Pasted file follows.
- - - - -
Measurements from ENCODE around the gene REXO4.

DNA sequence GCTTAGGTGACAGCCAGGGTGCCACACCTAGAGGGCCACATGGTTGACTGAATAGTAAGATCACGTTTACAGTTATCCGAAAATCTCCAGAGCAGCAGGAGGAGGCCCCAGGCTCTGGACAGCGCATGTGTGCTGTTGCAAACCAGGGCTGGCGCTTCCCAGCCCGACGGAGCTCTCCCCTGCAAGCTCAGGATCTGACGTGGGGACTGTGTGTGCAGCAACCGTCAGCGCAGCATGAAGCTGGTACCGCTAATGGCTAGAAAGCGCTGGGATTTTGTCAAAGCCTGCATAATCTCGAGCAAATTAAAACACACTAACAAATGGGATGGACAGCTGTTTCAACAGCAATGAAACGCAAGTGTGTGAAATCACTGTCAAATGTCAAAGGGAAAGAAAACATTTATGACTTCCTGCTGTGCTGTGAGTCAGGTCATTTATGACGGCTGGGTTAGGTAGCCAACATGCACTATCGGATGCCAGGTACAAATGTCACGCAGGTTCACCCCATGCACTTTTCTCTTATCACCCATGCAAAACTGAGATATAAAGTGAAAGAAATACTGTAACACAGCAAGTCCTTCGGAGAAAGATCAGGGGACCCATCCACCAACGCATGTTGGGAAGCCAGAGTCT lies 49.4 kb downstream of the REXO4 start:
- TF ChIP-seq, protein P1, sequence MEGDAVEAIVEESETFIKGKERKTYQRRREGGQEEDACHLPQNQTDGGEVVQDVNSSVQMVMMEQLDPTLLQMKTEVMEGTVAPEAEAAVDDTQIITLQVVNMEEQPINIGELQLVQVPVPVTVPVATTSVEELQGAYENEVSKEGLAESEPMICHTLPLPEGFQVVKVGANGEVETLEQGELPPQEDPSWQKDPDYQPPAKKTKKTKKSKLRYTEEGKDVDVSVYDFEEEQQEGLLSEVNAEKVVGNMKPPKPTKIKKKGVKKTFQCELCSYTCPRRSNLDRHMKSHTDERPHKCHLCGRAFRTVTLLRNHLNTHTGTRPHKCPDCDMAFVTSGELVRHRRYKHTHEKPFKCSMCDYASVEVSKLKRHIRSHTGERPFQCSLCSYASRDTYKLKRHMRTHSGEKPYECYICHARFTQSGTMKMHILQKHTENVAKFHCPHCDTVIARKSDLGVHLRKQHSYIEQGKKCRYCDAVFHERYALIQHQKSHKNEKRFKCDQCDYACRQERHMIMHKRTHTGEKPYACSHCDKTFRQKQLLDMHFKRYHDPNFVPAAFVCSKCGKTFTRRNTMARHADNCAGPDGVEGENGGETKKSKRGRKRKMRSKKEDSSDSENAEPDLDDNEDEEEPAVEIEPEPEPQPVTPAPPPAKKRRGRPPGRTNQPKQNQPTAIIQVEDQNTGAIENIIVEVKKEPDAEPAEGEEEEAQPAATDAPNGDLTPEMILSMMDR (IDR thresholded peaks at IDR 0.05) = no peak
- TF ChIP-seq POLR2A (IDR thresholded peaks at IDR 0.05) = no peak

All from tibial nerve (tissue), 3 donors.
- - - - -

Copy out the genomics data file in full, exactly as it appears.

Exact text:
Measurements from ENCODE around the gene REXO4.

DNA sequence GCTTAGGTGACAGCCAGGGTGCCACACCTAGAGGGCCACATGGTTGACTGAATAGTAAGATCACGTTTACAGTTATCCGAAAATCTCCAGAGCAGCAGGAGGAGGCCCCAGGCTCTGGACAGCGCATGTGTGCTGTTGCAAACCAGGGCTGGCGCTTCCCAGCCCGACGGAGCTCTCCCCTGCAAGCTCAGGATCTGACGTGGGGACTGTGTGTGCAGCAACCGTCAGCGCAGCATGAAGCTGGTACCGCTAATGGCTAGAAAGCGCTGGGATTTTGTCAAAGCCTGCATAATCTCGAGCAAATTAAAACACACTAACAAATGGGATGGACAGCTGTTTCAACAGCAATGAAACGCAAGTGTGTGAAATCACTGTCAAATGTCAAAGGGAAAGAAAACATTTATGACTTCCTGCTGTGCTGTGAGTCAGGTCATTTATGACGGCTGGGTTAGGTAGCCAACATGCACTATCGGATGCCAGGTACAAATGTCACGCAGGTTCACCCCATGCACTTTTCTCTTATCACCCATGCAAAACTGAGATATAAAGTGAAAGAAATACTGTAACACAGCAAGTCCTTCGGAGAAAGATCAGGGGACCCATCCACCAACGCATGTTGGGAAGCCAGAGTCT lies 49.4 kb downstream of the REXO4 start:
- TF ChIP-seq, protein P1, sequence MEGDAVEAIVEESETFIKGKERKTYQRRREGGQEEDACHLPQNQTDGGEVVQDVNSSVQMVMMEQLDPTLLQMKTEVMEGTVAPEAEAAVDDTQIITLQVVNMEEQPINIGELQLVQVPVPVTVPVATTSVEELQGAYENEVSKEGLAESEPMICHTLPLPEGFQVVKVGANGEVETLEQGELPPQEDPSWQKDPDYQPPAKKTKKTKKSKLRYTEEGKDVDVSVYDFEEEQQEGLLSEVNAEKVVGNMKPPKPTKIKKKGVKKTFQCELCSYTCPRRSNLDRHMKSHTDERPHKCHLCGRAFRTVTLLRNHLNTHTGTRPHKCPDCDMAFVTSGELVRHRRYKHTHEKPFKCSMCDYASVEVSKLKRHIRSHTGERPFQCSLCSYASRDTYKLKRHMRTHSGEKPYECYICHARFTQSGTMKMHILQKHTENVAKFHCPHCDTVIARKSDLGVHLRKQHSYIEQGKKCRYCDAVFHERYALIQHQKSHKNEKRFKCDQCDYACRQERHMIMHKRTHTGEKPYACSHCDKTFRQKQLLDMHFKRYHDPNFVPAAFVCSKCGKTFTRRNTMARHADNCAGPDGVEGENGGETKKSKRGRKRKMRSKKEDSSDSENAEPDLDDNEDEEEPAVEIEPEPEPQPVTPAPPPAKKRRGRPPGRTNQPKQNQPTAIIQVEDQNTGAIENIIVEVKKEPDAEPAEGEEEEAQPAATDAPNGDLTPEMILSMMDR (IDR thresholded peaks at IDR 0.05) = no peak
- TF ChIP-seq POLR2A (IDR thresholded peaks at IDR 0.05) = no peak

All from tibial nerve (tissue), 3 donors.